Chapter 1: Confusion

I AM A teacher, and I coach the boys’ track team at our school. Track practice

takes place every weekday after school throughout the season. It’s always been

that way, and probably always will be. One week I learned that a school dance was

scheduled for Friday afternoon right after class ended. Because the dance was going

to go well into the night, I told the boys we’d have track practice after school like

usual, and they could head over to the dance when they were finished. I told them I

was well aware of the dance, but practice was still on. I thought I’d made everything

clear as the boys headed to their locker room after Thursday’s track practice.

On Friday, about five minutes before the last bell rang, I noticed a DJ setting

up his sound equipment for the dance in the school gym. Since our track team

practices right outside the gym, I knew the boys were going to be frustrated when

they heard the music and saw fellow classmates dancing. I wondered if some boys

might still be tempted to skip practice, so, for good measure, I decided to make

one final announcement over the intercom as a reminder. The announcement was,

“There will be track practice as usual immediately after school today for the entire

boys track team.”

Right as the announcement ended, eight boys from the track team walked

into my classroom dizzy with confusion. One boy conjured up his best look of

bewilderment and asked, “Coach, do we have practice tonight? We were wondering

because nobody really knows.” When I again confirmed that we did, another boy

quickly asked, “What happens if we don’t come?” My reply was simple: “You’ll be


Confusion was not limited to this group of boys. Many members of the track

team lingered in the hallway debating about whether or not there was track

practice. One boy approached a team manager to inquire about it. The manager

supposedly told him, “I think there’s practice…but it might be optional.” That was

all that the boy needed. Now armed with words straight from the mouth of the

team manager, he could claim ignorance to later justify the reason he followed his

desires and went to the dance. As I left my classroom to head to the track, another

boy stopped me to ask about practice. I looked right at him and said, “Yes, we have

practice.” He went to the dance.

The track boys who chose to go to the dance could actually see their teammates

running warm up laps on the track outside as they walked into the gym. Yet these

boys remained “confused” as to whether or not there was track practice.

Confirmations about track practice that had taken place:

1) I had announced there would be practice on Friday and even warned

the boys that there might be some confusion because of the dance, but

that shouldn’t change anything.

2) An announcement was made over the loud speaker moments before the

boys had to decide whether or not to go to track practice.

3) Some of the boys had approached me even after hearing the

announcement, and I told them face-to-face, “Yes we have track


4) The fifty-eight boys who showed up for track practice were running

right outside the gym, and the boys who were at the dance could

actually see their teammates running—thus confirming that practice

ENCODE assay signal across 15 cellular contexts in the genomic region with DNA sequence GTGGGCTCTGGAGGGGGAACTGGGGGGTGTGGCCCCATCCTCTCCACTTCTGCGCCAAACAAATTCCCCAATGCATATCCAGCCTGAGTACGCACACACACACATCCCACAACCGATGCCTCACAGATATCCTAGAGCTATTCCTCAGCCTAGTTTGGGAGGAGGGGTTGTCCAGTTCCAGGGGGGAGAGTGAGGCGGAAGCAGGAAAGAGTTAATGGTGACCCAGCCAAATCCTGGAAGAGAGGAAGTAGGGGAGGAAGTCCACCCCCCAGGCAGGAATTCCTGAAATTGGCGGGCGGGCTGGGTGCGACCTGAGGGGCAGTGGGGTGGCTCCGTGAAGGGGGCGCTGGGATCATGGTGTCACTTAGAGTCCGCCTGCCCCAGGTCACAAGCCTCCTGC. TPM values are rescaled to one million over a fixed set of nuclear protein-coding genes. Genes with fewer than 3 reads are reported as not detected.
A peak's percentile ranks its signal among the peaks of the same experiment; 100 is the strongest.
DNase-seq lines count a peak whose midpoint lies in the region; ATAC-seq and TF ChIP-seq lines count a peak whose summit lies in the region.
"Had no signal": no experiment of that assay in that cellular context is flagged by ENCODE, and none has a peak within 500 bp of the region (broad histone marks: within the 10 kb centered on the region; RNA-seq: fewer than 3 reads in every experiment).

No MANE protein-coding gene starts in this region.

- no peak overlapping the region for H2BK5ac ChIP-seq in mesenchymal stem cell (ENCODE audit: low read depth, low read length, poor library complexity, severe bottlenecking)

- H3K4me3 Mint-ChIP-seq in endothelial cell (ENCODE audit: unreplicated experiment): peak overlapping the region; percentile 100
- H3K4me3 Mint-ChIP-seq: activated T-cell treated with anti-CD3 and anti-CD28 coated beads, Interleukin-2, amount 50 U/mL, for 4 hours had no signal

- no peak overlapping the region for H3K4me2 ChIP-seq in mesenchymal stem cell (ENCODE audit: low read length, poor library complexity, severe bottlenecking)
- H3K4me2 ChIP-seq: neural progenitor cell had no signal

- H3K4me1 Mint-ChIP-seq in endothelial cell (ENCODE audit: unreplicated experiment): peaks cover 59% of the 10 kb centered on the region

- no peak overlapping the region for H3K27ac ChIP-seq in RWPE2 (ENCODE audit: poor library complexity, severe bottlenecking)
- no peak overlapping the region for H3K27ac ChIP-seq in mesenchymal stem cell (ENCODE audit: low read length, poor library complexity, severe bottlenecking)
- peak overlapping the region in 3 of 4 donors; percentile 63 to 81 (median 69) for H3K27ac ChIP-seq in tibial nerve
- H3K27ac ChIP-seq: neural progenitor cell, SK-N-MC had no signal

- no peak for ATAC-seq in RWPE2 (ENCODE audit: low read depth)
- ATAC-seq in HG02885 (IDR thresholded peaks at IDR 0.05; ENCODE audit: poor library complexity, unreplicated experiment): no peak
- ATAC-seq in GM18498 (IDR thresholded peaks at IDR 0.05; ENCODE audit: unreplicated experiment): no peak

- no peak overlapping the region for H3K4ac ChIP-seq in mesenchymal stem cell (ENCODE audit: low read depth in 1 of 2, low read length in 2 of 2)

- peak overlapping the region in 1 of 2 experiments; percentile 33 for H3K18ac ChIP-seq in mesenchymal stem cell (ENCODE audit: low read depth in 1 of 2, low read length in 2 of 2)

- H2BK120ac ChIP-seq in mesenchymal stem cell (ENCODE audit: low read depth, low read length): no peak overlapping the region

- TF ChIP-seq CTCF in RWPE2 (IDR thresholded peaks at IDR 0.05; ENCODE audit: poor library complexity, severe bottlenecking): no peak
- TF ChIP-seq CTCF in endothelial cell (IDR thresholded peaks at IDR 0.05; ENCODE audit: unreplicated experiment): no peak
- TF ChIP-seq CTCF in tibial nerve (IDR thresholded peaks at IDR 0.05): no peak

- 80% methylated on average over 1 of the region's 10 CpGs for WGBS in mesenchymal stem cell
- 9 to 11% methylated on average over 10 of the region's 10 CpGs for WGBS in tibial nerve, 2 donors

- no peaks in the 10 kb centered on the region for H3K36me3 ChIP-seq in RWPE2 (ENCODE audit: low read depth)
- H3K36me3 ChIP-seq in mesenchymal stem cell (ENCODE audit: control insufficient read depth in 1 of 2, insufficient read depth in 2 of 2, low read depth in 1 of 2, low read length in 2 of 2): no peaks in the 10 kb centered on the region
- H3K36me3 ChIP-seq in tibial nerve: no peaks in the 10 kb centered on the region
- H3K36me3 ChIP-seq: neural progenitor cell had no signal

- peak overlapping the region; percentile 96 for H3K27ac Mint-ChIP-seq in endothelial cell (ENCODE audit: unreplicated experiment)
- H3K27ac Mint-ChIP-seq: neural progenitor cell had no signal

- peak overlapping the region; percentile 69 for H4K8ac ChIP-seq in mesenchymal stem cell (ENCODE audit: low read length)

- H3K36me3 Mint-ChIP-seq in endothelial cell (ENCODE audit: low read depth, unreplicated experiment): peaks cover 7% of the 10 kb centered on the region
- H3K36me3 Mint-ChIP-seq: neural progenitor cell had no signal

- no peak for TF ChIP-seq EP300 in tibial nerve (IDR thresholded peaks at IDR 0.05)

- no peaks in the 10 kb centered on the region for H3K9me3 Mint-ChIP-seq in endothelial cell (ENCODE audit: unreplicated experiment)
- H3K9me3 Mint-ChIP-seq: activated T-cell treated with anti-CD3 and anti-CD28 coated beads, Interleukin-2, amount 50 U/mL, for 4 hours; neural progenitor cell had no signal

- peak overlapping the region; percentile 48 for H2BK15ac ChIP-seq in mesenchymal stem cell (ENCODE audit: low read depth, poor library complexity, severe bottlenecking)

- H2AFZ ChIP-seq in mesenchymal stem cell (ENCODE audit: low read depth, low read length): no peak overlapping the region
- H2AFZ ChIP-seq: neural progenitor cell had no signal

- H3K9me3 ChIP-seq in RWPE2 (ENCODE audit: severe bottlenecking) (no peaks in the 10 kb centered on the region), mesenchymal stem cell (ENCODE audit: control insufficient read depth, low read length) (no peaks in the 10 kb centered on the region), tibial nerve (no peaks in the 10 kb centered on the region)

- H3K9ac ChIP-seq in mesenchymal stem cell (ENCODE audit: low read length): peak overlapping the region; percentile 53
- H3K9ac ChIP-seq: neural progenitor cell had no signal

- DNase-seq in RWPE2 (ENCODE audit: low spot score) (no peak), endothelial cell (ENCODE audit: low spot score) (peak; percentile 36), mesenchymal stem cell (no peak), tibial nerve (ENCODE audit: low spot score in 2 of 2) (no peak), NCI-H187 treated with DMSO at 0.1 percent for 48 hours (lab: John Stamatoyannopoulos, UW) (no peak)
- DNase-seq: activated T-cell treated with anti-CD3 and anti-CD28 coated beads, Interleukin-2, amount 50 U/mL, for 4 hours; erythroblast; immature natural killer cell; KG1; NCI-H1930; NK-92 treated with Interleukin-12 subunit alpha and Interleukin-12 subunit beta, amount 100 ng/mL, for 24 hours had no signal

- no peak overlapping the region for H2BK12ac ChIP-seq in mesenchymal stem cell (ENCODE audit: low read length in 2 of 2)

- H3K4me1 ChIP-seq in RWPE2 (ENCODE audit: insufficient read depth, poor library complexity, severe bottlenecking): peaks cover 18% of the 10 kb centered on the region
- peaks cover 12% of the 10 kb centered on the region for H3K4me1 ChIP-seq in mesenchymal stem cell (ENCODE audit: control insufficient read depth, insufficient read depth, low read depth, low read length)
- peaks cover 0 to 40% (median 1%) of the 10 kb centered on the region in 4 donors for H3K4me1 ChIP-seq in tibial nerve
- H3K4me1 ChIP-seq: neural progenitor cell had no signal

was indeed taking place.


When all seventy track boys showed up on Monday, I asked why twelve of

them had missed Friday’s practice. The excuses varied but all came back to the

same claim: they were in a state of ignorance due to so much confusion. Some

insisted that I hadn’t made it clear. One blamed the manager for saying practice

was optional. Others swore they forgot. And all the boys who went to the dance

confirmed each other’s confusion by contending that there was just no way of

knowing whether or not we had practice. Their strategy involved insisting on

confusion. They figured if enough people said they were confused, I would have to

accept it as a legitimate excuse. But I didn’t. The confused boys lost the privilege of

running in our first track meet.


As I stood there on Monday surrounded by the track team it became

clear to me that, in life, people choose to be confused. I couldn’t have done

anything more to get them to track practice short of picking them up and

carrying them from the school to the track. (Even then some of the boys

probably would have slipped away to the dance while I wasn’t looking.) After all

my effort to communicate obvious truth, still almost 20% of the boys I spoke with

chose to remain confused.

Today the people of the United States of America have become just like those

junior high boys. It’s a growing cultural pandemic to be confused about what’s

right, true, and moral. It’s hip to claim ignorance and say, “I don’t think we can ever

really know for sure about things we can’t see.” In fact, claiming ignorance is the

quickest way to avoid any kind of personal responsibility to know and understand

the spiritual side of life.

But just because there so are many conflicting beliefs in this world doesn’t

mean we can claim to be “confused” about what’s right without facing serious

consequences. And just because certain Bible teachings may baffle us doesn’t give

us a free pass to skip over them. Just because some Christian doctrines are hotly

debated doesn’t mean we aren’t accountable for examining the evidence ourselves.

We can’t hide behind our claims of confusion any longer. We must stop making

excuses and admit that things can be known for certain. It’s time for us to quit

being lazy and get busy gaining the understanding we lack. Like the track boys, the

excuse of, “I just wasn’t sure which way was right,” is not going to cut it in the end.